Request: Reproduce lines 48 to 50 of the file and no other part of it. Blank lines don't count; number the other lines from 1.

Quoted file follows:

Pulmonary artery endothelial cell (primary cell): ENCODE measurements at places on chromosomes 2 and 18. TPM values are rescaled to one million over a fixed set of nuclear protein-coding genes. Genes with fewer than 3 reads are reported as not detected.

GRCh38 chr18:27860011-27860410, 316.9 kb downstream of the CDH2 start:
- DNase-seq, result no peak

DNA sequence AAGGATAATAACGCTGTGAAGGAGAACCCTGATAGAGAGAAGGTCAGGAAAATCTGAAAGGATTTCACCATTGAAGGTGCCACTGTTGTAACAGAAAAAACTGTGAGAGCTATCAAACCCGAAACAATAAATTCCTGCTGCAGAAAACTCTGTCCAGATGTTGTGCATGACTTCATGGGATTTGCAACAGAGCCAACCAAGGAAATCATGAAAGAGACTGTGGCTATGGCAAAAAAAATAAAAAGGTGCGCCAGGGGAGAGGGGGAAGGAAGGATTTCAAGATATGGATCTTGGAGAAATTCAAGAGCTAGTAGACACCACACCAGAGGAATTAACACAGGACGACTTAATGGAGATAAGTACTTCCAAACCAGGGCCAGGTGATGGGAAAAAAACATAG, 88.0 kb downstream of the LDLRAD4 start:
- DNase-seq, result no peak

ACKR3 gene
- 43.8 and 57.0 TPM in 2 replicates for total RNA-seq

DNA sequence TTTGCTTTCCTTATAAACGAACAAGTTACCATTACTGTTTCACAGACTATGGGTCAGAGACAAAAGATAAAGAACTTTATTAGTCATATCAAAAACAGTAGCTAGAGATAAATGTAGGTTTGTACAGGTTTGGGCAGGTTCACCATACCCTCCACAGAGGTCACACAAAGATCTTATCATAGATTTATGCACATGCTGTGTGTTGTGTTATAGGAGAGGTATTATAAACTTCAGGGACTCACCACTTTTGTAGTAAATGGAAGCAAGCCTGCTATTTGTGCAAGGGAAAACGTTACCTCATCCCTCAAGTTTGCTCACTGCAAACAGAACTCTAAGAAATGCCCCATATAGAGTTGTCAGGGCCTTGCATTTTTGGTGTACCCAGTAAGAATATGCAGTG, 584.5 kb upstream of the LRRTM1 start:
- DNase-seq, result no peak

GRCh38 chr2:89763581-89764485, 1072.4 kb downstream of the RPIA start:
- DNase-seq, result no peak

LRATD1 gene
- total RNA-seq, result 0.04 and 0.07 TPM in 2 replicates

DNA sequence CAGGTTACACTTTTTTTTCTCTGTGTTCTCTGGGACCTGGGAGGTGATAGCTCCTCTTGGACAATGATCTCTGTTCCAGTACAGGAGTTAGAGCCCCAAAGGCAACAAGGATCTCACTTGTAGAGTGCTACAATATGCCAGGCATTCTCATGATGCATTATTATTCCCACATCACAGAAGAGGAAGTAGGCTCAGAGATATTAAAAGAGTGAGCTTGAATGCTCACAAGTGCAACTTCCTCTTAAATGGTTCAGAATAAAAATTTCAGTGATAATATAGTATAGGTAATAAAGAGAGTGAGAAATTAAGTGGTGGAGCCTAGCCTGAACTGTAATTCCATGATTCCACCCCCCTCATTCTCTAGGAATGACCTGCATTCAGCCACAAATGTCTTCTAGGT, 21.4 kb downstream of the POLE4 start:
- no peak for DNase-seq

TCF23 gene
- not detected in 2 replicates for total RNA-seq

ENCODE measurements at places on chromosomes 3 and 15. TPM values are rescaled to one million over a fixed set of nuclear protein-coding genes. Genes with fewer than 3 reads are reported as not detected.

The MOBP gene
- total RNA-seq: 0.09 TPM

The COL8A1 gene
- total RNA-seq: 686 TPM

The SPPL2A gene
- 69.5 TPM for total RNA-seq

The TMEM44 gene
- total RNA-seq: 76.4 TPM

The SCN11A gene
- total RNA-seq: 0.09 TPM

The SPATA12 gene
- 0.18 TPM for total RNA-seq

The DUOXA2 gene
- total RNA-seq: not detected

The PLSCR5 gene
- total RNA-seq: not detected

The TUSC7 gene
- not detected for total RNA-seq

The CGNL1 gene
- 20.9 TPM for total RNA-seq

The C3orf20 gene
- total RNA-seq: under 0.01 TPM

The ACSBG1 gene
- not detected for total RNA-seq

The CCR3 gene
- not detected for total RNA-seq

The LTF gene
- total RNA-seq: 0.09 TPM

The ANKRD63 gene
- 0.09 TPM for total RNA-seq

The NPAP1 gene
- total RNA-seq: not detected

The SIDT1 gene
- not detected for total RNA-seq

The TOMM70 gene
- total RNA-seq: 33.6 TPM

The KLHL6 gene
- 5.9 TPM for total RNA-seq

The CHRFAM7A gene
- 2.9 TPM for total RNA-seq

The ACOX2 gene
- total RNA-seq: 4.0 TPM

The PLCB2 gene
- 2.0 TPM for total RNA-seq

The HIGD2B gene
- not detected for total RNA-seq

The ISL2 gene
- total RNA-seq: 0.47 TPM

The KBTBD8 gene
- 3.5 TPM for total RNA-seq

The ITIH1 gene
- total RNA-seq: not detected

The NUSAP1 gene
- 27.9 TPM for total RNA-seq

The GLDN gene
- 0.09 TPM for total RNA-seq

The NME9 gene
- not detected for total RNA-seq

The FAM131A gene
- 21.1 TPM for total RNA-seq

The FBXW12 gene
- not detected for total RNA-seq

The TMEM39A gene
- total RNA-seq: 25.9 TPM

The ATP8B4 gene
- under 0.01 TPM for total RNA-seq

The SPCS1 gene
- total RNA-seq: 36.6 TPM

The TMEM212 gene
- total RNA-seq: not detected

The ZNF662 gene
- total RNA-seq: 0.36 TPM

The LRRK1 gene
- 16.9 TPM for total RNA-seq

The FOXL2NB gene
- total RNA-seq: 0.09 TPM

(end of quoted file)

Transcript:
- 0.09 TPM for total RNA-seq

The NPAP1 gene
- total RNA-seq: not detected